In The Blues Brothers. Jake and Elwood refer to the Mother Superior of the Catholic orphanage they grew up in as "The Penguin".
I acquired my 1910 Iver Johnson bicycle from a junk pile on the grounds of a Catholic orphanage, here in Denver, a few years ago. I had stopped by because they were having a rummage sale, to benefit the orphans. But, I was disappointed to see that there were no bikes for sale.
I was deep into the Grinder Bikes era of my life, and I was looking for old road bikes to convert to fixed-gear. Unfortunately, there were none to be had at the sale.
However, I had seen a huge pile of bikes in a fenced-in area as Randy and I drove in. So, I asked the nun in attendance if those bikes were for sale. She told me that they had been donated to a youth-bike program that they ran at the orphanage, and I would need to talk to Mother Superior to find out if I could buy some.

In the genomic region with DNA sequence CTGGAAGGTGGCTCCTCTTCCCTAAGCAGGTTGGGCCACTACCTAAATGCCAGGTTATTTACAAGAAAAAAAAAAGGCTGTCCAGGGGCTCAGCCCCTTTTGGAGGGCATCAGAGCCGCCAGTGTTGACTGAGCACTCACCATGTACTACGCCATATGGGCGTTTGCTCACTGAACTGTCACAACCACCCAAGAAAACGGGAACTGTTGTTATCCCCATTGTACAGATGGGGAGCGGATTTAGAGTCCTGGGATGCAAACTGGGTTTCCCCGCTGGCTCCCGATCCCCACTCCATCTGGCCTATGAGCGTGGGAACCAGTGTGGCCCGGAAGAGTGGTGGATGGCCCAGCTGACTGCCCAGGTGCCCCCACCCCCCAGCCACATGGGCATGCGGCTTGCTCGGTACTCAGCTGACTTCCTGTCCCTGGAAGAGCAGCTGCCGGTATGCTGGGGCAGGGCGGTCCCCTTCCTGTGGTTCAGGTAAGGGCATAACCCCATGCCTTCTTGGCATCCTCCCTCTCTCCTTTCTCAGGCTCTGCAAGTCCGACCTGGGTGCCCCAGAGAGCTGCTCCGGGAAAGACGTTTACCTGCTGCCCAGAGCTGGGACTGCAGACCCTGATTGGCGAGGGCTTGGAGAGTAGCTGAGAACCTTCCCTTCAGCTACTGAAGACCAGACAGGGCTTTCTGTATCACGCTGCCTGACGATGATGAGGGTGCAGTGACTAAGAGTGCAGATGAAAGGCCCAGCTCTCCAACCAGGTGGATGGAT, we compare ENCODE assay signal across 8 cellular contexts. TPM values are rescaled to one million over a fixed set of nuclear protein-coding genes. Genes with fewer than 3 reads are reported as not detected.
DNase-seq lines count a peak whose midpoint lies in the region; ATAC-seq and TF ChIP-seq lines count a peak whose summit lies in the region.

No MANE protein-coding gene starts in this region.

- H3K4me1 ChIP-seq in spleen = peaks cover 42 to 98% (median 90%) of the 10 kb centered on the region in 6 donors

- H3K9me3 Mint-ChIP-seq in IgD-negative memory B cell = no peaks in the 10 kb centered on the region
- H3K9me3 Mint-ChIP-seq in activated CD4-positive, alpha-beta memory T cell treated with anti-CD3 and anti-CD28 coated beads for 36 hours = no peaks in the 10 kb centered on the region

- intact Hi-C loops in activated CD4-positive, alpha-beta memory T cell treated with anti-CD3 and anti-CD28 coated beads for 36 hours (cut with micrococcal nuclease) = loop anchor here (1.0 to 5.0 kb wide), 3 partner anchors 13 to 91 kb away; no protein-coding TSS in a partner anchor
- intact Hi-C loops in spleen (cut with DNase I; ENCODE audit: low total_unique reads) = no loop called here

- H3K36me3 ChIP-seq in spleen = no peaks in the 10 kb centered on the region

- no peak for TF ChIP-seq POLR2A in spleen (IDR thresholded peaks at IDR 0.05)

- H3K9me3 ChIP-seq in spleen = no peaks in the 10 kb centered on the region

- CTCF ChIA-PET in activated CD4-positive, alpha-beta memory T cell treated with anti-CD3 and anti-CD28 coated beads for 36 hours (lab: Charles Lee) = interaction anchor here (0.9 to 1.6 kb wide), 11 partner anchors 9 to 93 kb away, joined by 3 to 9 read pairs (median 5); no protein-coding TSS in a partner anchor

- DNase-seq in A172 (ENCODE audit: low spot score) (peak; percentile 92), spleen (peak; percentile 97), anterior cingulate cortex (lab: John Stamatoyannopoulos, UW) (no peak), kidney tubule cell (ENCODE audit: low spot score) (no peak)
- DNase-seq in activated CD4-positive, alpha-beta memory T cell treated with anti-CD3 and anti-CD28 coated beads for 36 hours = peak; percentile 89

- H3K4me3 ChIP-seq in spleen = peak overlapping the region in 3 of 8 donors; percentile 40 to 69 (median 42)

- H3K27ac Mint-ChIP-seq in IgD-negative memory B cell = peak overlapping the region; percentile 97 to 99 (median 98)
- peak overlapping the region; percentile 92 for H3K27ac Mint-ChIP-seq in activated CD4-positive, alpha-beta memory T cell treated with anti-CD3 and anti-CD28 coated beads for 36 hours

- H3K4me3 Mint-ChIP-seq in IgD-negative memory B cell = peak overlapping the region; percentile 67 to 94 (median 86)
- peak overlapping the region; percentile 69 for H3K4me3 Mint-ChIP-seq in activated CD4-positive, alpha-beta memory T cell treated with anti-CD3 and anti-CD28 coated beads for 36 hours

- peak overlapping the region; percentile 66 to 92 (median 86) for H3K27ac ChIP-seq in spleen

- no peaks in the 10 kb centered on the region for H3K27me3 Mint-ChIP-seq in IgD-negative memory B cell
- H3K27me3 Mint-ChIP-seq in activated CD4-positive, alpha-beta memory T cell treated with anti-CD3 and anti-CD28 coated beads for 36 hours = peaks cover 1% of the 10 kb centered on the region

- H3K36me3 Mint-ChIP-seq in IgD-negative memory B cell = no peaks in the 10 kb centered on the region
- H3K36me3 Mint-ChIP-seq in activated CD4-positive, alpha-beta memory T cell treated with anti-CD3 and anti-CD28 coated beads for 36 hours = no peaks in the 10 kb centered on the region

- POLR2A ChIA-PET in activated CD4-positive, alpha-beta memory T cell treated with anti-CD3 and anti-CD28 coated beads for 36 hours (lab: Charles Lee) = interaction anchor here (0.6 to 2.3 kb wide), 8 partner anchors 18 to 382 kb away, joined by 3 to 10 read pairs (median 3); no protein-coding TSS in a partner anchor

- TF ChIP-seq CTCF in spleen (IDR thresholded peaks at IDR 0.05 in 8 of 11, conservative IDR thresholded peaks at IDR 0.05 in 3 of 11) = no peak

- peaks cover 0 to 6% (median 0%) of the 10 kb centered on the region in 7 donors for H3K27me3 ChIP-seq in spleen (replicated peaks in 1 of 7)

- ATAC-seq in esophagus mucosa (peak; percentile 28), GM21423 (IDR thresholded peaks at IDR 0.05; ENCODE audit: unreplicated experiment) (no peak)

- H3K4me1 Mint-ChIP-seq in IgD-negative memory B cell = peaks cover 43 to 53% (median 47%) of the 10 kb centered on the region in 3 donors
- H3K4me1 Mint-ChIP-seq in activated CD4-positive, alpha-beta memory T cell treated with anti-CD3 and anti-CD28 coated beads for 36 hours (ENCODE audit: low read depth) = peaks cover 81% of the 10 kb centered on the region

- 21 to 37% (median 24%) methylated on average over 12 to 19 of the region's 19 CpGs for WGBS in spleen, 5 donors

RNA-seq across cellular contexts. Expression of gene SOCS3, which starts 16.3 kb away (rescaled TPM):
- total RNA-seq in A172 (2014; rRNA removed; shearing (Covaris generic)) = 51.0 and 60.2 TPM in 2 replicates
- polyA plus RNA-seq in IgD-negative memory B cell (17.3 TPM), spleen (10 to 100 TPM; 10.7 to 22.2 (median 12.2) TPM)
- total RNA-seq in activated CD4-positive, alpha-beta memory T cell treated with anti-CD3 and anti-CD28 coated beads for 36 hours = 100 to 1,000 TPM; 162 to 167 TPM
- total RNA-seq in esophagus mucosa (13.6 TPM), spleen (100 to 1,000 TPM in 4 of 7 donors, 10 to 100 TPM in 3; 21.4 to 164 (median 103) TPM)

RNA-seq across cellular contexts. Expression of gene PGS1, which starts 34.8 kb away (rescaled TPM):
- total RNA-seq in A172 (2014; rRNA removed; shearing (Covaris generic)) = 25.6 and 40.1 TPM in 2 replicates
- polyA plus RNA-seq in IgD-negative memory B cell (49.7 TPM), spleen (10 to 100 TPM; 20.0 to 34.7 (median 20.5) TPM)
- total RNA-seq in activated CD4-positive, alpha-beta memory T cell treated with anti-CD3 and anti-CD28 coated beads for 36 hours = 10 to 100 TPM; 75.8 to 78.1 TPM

She led Randy and me to the office of the Mother, and introduced us. I explained that I was very eager to support the orphans, but I needed bikes...not the stuff that was for sale at the Rummage Sale.
We struck a deal, and I donated some money in exchange for picking a certain number of bikes out of the vast pile in the fenced area.
As I walked into the enclosed are, I saw the Iver Johnson frame sitting on top of a pile of junk metal. I immediately threw it into the truck.
Randy sort of raised his eyebrows, so I explained to him what the frame was.
Iver Johnson was the brand that Major Taylor (the first black man to be World Champion of any sport) rode during his career in the early 20th Century. Their road frames were recognizable by the truss-frame design (Trust the Truss, their ads said), and I had long wanted one, to compliment my high-wheeler.
I loves me some historic bicycle designs.
I worked on smoothing out the cobby repair to the broken seat tube, then had the bike powder-coated to emulate an aged copper-plate (like I had seen in a photo of an Iver Johnson track bike). Then I built it up as a slightly-modernized fixed gear.
I call the bike "The Penguin", in honor of its origin.